AML name screening is the process of comparing the names of individuals, organizations, and countries against lists of individuals, organizations, and countries that are subject to economic and financial sanctions, as well as other lists of individuals and organizations that may pose a risk of money laundering, terrorist financing, or other illicit activities. This is an important step for performing Know Your Customer (KYC) checks when onboarding and monitoring customers.
Name screening is a critical tool that financial institutions and other regulated entities use to comply with anti-money laundering (AML) and counter-terrorist financing (CTF) regulations. Businesses should use AML screening software to screen the names of their customers, clients, and other parties involved in financial transactions against relevant lists in order to identify and mitigate the risks of money laundering and terrorist financing.
There are several types of lists that financial institutions and other regulated entities may use for name screening purposes, including:
Sanction lists: These lists include individuals, organizations, and countries that are subject to economic and financial sanctions imposed by governments, international organizations, or other bodies. Sanction lists are used to restrict or prohibit certain financial transactions and other activities in order to achieve a variety of objectives, including combating terrorism, promoting human rights, and addressing security concerns. Name screeing is often done against international sanction lists such as the United Nations lists (UN) and Specially Designated Nationals and Blocked Persons list (SDN) by the Office of Foreign Assets Control (OFAC).
Politically exposed person (PEP) lists: These lists include individuals who hold or have held a prominent public position, such as a head of state, senior government official, or high-ranking political party official. PEPs are considered to be at a higher risk for involvement in money laundering and other financial crimes due to their access to power and influence. Financial institutions and other regulated entities are required to conduct enhanced due diligence on PEPs and their immediate family members and close associates.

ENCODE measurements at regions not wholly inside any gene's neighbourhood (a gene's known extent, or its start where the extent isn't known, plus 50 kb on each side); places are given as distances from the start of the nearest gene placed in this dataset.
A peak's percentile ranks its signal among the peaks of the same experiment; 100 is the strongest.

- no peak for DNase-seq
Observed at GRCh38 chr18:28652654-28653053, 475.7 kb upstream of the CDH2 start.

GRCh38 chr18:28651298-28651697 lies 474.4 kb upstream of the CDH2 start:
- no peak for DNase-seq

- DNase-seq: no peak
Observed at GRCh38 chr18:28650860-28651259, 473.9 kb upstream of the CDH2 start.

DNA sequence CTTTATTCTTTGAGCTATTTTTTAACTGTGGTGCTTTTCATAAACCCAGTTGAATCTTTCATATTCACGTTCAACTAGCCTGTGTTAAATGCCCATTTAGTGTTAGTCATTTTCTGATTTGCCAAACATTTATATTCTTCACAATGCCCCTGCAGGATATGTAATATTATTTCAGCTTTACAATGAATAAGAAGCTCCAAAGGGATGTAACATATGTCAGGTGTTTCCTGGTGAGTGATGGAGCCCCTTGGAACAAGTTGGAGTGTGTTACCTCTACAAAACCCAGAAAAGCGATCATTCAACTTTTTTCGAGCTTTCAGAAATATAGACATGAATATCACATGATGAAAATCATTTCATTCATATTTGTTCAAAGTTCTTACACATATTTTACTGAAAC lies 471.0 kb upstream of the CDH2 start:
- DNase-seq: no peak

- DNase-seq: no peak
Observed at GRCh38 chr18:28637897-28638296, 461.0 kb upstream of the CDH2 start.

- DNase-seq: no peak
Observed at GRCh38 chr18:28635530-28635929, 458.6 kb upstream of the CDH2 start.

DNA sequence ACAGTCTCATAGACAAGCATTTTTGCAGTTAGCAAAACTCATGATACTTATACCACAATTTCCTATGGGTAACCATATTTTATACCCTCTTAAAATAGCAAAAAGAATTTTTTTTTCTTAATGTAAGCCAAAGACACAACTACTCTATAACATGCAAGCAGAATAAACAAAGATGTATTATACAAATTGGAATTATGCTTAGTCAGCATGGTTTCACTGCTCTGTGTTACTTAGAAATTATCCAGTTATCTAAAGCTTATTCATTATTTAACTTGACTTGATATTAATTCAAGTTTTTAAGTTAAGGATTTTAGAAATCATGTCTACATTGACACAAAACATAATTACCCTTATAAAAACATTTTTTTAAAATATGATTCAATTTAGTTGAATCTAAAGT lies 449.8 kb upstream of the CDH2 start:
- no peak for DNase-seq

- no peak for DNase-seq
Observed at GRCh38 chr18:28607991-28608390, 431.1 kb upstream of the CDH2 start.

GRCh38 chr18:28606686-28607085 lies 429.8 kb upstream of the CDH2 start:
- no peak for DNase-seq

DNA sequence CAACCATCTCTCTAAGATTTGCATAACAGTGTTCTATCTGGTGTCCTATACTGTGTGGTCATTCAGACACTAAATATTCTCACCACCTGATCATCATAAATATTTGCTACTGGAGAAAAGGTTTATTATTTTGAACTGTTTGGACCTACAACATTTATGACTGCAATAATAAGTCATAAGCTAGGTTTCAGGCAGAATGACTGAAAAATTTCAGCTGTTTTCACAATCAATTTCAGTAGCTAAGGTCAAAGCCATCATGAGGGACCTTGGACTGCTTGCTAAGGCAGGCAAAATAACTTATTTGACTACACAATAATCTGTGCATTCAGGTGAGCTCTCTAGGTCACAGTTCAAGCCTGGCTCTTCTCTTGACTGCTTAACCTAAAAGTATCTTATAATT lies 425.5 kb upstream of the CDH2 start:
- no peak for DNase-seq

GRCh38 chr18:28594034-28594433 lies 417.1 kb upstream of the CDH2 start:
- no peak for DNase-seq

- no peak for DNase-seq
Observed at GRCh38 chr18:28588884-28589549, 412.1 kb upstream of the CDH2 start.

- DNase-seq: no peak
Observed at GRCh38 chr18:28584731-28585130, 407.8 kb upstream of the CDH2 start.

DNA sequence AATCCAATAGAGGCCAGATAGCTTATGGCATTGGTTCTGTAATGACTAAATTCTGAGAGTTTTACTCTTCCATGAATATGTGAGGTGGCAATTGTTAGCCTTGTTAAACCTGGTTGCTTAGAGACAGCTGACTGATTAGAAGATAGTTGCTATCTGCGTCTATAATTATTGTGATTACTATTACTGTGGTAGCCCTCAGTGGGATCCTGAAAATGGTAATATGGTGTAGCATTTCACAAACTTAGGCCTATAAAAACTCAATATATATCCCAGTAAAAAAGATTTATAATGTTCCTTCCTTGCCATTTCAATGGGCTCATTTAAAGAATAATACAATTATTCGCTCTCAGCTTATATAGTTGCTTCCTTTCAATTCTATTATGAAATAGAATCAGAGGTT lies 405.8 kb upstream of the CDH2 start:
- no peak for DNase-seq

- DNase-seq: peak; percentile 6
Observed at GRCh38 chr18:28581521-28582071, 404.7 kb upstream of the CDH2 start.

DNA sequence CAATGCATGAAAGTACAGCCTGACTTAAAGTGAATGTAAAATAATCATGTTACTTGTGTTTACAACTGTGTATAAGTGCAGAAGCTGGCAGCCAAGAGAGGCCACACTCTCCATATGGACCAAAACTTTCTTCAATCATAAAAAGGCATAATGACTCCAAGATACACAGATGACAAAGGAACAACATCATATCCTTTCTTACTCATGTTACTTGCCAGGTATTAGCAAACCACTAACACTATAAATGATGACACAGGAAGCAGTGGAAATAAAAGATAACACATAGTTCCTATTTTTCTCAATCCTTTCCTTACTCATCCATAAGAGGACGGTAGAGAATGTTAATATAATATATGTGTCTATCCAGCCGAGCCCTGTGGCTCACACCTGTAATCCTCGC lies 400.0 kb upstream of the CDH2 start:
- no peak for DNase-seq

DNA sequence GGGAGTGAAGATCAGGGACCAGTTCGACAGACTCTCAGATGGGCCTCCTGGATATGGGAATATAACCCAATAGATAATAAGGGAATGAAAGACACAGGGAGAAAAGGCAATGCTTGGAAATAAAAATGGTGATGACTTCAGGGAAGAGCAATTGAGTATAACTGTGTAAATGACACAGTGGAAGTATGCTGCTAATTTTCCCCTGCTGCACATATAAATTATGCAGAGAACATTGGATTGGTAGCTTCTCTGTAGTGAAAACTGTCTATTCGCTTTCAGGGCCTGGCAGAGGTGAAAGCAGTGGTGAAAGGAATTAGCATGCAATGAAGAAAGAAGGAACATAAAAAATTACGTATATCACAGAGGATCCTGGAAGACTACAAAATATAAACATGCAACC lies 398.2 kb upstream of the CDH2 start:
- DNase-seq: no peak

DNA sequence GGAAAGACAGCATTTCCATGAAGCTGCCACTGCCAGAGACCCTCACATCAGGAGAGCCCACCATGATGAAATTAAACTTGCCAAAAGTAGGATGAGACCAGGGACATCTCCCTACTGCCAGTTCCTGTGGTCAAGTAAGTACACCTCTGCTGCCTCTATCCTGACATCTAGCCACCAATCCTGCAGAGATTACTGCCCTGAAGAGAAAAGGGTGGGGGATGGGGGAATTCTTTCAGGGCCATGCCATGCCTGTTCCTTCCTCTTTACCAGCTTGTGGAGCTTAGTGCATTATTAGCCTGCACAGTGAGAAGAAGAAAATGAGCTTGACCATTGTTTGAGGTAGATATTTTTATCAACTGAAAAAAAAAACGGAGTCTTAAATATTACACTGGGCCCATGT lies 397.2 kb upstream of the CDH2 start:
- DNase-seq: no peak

Watch lists: These lists include individuals and organizations that may pose a risk of money laundering, terrorist financing, or other illicit activities. Financial institutions and other regulated entities are required to report any transactions or activities that may be related to individuals or organizations on these lists to the appropriate financial intelligence unit (FIU). One example is the Investor Alert List published by the Monetary Authority of Singapore (MAS), which providers a list of individuals and companies that may or may have been wrongly perceived as being licensed or regulated by MAS.
In addition to name screening, financial institutions and other regulated entities are also required to implement other measures to detect and prevent money laundering and terrorist financing, such as customer due diligence (CDD) and suspicious activity reporting (SAR). CDD is a process that involves obtaining information about customers, including their identity and financial activity, in order to assess the risks associated with doing business with them. SARs are reports that are filed with financial intelligence units (FIUs) when a financial institution or other regulated entity suspects or has reason to suspect that a transaction or activity may be related to money laundering or terrorist financing.
Overall, the purpose of name screening is to help financial institutions and other regulated entities identify and mitigate the risks of money laundering and terrorist financing. By screening the names of their customers, clients, and other parties involved in financial transactions against relevant lists, these entities can protect the integrity of the financial system and ensure compliance with AML and CTF regulations.
Automate Your AML Name Screening
The name screening process is not a one-time event, but rather an ongoing process that involves continuous monitoring and risk assessment. Financial institutions and other regulated entities are required to perform name screening on a regular basis to ensure that it remains accurate and up-to-date. This is often an intensive process for most companies.
Fortunately, there are tools available to help companies comply with regulatory requirements while automating the entire process. OneHypernet's all-in-one compliance solution has a robust case management system with ongoing monitoring, screened against a comprehensive database of global sanctions and watchlists data. For more information, book a demo with one of our experts today.